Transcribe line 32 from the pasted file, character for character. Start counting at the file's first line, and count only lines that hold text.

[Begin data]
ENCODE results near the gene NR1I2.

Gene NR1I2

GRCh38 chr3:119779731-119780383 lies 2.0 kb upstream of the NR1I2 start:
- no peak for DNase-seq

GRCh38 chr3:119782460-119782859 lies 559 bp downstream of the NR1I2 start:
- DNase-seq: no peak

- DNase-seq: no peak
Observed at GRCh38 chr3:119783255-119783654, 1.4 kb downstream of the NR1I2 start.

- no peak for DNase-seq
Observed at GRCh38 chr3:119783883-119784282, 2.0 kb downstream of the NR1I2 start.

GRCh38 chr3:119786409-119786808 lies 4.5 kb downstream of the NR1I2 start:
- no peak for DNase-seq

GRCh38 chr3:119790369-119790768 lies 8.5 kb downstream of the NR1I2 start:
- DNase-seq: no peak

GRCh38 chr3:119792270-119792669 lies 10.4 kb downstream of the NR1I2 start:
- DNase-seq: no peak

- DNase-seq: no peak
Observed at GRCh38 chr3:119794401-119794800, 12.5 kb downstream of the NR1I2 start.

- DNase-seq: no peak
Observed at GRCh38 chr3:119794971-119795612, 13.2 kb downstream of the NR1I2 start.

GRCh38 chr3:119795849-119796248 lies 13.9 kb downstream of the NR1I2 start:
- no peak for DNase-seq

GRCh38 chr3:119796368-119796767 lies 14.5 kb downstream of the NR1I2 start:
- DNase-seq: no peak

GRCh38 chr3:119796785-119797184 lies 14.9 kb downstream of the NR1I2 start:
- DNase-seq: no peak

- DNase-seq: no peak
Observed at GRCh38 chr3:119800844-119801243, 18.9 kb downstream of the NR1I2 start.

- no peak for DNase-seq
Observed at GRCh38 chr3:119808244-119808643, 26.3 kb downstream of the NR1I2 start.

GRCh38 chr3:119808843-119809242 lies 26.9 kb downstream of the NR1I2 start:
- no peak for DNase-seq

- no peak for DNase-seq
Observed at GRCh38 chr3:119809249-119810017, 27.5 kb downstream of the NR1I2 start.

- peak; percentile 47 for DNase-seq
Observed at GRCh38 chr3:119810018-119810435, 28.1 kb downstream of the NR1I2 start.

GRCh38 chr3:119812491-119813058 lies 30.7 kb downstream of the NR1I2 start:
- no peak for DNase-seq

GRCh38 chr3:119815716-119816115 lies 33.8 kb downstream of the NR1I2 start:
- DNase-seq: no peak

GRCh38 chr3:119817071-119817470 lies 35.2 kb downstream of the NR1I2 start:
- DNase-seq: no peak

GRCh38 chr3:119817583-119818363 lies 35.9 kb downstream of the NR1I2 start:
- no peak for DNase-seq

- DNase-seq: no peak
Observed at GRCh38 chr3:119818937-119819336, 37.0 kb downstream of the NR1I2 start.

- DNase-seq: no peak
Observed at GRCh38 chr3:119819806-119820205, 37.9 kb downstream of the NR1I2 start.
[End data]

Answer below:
- no peak for DNase-seq